For as much as the NFL might be a business, there are other things that take priority when the money part of the equation is taken care of and goes to the back burner. Granted, guaranteed money will always be a concern, but many players do value the experiences not only with their teammates, but also with the teams that they are a part of.
For some, that develops over time, but it’s more immediate for others. Take Pittsburgh Steelers 2018 first-round draft pick Terrell Edmunds, the rookie safety who became a starter virtually immediately, albeit due to the health circumstances surrounding the position at the time.
“You have to understand you are out here playing for more than yourself”, he told the team’s website recently. “You’re playing for the logo on the helmet. You’re playing for the Steelers organization and playing for all the guys who have been there before you and are going to come after you. You’ve got to have that mindset”.
Such a remark is no doubt refreshing following the offseason the Steelers have had dealing with the aftermath of their dissolving relationships with Antonio Brown and Le’Veon Bell, a pair of star players who spurned the organization, chiefly for money, but who conjured up other reasons after the fact to help justify their decisions.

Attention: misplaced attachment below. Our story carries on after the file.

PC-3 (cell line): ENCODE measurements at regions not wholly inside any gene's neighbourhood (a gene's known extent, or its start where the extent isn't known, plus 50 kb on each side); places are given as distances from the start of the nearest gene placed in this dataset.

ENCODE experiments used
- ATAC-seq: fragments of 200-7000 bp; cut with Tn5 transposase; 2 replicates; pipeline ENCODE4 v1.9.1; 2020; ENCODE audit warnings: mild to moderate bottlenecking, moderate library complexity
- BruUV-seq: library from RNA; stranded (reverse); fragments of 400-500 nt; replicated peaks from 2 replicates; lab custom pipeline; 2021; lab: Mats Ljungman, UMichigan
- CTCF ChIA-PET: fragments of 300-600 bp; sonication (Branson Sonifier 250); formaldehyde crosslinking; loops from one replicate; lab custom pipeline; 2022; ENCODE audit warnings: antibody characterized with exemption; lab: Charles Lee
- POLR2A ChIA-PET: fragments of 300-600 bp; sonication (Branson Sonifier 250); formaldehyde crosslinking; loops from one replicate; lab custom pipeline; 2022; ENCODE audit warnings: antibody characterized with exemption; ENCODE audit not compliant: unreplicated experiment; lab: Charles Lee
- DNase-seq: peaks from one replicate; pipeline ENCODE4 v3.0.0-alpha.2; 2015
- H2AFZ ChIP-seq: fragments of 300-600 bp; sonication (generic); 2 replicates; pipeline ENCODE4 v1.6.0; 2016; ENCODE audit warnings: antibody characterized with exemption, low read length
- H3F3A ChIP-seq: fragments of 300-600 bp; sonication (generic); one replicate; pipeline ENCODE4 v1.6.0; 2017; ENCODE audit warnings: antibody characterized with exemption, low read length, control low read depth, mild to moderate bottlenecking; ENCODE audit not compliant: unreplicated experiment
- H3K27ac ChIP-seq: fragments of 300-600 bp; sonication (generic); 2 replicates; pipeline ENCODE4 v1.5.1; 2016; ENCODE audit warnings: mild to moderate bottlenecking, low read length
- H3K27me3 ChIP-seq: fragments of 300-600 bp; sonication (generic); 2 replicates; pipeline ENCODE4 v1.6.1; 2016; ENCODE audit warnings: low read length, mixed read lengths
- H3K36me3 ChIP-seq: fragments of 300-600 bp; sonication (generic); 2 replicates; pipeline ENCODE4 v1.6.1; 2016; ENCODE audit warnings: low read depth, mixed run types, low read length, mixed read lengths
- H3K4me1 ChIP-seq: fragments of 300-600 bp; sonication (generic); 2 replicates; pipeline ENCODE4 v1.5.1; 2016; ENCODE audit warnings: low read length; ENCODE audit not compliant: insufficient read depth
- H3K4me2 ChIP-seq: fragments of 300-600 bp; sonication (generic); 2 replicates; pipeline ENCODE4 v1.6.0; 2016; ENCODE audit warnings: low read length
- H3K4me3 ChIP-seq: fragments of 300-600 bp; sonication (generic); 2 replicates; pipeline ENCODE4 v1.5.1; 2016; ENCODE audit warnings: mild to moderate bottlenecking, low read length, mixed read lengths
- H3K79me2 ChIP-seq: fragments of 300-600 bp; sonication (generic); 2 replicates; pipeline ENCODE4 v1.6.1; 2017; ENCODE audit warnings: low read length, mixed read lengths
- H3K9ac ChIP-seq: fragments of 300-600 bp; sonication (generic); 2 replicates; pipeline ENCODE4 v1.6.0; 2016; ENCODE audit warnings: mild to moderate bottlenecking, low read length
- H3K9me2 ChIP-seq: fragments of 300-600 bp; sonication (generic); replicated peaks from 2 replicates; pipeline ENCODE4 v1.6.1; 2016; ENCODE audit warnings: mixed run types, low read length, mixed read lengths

Of course, the counterargument against this would be the one that Brown himself made, which is that players will say anything they think will help them get paid at the end of the day. Edmunds is only going into his second season, so he is far from hitting his hypothetical payday in the future.
But it can’t be all that way. After all, there are plenty of retired players who recall similar sentiments from their playing days, and who consider it an honor to take part in their former teams’ commemorative events.
The Steelers especially, of course, have a rich history, and their alumni are more often than not eager to participate, though there are always some glaring exceptions, chief among them in recent years being Troy Polamalu, though he was never the sort to go for such things in the first place.
With most things in life, the more you put into something, the more you get out. The better you represent yourself on and off the field for your organization, in the NFL, the more likely you are to be rewarded for it with finances and loyalty.
That often feels like a lost concept these days. To be true, organizations have an equally difficult time displaying loyalty, and the truth is that neither party is obligated to demonstrate that quality, because it is, indeed, a business at the end of the day.
But that’s not the part that the fans care about. They want players to want to play for their teams, and they want those players to be rewarded. It’s great when it works out that way and we don’t have to see how the sausage is made. We’ve had more than enough of a factory tour this offseason already.